We departed Toronto on ‘The Canadian’ or Train 1 for the 2,795 mile journey to Vancouver. This will take 4 days and 4 nights. Overnight we stayed in the Royal York Hotel, formerly Canadian Pacific Hotel. Such hotels were provided for passengers who had to wait for connecting trains that only ran on a small number of days each week. We had to cross the road to enter the station, but the equivalent hotel in Halifax had a corridor connecting the station to the hotel.
In the early afternoon we passed through Parry Sound, named after Sir William Parry, the Arctic explorer. Starting near Toronto he worked with local fur traders and further north the Inuit to find and overland route to Hudson Bay and hopefully the entrance to the Northwest Passage.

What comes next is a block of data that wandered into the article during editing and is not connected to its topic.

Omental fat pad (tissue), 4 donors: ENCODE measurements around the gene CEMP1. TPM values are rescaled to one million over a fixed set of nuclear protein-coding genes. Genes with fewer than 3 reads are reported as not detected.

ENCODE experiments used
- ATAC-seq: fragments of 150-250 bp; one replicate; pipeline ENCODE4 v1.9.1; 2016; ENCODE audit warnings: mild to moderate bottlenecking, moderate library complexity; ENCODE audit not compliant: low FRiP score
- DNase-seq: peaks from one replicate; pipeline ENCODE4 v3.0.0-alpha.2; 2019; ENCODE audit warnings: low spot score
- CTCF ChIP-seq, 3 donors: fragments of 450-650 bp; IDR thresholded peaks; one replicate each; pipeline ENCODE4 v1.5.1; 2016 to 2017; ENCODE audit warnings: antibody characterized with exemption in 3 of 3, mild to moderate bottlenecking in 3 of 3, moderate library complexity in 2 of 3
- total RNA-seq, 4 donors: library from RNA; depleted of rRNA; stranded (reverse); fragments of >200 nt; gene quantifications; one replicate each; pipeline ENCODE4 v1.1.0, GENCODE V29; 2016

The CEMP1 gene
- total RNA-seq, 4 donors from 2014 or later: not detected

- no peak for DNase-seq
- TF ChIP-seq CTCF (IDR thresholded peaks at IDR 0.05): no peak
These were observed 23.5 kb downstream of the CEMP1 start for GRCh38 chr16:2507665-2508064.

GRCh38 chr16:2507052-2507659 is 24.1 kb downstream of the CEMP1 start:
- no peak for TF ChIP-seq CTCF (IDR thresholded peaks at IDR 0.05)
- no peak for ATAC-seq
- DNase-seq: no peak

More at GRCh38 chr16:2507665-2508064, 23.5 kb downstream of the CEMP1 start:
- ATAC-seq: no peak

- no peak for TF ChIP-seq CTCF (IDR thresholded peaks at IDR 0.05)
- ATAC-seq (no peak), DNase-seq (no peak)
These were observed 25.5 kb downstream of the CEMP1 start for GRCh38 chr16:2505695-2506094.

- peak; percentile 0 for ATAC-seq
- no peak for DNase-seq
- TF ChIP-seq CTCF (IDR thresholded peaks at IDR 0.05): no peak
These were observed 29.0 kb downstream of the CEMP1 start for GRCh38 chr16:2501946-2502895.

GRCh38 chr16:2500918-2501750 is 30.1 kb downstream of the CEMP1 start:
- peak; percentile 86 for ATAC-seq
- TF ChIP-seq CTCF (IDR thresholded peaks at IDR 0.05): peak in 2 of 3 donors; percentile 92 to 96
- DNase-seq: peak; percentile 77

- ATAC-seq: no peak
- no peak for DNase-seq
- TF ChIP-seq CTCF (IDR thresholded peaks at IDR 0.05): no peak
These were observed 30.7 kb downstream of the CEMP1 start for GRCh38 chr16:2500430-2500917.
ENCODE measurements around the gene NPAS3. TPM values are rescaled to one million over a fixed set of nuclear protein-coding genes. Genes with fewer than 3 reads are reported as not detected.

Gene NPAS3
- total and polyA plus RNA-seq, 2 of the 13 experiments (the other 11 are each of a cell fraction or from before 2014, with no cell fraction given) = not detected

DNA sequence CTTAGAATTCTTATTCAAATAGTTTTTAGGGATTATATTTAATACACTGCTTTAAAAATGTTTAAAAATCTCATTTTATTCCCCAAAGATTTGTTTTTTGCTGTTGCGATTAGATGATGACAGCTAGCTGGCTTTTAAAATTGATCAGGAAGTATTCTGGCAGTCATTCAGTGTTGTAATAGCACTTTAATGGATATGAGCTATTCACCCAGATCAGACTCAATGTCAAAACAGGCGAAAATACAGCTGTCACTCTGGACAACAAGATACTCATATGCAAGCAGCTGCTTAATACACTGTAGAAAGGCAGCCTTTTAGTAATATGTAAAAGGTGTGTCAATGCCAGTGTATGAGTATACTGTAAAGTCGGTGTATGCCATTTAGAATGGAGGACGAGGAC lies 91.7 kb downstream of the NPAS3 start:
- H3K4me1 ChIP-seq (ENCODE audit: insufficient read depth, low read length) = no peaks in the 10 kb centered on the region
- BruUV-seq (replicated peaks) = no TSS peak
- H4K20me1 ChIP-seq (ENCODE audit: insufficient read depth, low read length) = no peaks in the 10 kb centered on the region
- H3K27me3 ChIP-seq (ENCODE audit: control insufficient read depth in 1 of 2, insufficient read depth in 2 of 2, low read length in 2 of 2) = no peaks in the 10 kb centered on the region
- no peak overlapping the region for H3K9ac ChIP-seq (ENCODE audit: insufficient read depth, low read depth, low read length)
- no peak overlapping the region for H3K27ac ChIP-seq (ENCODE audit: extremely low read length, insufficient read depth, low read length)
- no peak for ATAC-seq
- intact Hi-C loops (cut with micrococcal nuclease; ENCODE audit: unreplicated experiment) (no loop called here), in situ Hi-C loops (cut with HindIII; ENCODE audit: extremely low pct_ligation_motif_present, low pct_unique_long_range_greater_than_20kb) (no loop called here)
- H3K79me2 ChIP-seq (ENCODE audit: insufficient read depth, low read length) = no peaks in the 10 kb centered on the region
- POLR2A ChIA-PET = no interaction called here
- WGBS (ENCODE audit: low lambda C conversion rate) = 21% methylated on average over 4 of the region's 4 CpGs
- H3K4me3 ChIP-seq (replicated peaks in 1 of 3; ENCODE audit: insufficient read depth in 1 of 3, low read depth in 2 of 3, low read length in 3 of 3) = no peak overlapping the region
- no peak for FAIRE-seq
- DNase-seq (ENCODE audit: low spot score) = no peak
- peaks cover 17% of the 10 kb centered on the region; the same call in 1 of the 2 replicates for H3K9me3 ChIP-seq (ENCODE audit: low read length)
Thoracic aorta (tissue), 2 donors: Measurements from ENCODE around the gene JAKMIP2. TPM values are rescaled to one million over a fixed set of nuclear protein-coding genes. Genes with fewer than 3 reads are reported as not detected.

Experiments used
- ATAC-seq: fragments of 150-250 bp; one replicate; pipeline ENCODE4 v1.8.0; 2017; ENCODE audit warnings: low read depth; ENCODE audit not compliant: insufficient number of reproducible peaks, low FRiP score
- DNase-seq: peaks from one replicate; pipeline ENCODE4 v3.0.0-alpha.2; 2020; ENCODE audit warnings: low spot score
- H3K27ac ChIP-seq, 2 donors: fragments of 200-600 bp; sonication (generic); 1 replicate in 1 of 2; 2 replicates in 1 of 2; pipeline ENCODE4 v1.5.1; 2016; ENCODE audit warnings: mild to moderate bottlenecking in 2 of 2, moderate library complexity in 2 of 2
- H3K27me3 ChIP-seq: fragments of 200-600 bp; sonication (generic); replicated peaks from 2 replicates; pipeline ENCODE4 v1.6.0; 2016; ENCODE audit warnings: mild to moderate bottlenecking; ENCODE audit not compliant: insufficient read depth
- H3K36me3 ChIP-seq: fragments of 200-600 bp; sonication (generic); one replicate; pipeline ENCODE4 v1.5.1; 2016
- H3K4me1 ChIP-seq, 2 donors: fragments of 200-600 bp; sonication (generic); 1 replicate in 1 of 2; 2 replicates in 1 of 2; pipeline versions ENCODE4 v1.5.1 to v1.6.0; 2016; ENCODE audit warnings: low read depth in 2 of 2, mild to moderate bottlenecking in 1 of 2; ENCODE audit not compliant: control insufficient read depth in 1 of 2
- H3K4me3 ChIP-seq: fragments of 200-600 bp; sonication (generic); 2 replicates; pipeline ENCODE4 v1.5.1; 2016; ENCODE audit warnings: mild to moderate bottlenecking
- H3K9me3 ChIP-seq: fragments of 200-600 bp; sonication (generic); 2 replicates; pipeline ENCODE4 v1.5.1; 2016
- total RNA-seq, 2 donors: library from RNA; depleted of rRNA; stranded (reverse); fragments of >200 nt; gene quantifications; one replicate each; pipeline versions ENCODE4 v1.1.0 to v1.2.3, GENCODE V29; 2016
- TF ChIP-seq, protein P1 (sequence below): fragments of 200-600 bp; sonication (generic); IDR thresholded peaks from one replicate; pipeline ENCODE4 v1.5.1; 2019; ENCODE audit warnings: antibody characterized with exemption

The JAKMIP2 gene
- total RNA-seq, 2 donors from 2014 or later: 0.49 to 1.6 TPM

We now started to cross the exposed 3 billion year old Precambrian rocks of the Canadian Shield. Many of the rocks are rich in minerals, in particular, copper and nickel. Eventually Sudbury became the largest nickel mining centre in the world. The mining and the smoke from the smelting ravaged the landscape. Once grey granite is now black but since our first visit in the early 1990s reforestation is transforming the landscape. Ironically, the ravaged landscape was used to train NASA astronauts in the type of cones and craters with uncommon rock formations associated with meteorite impacts. This was because 1 billion years ago a meteorite impacted with the Earth here creating a crater 35 miles long and 15 wide, known today as the Sudbury Basin. It is identified by hills surrounding the basin made from the ejected rock.
Around 6:00 p.m. we had a refuelling stop at what is known as the start of the Thousand Mile Gap. Essentially, a cut through the Shield to Manitoba and the relatively flat Prairies.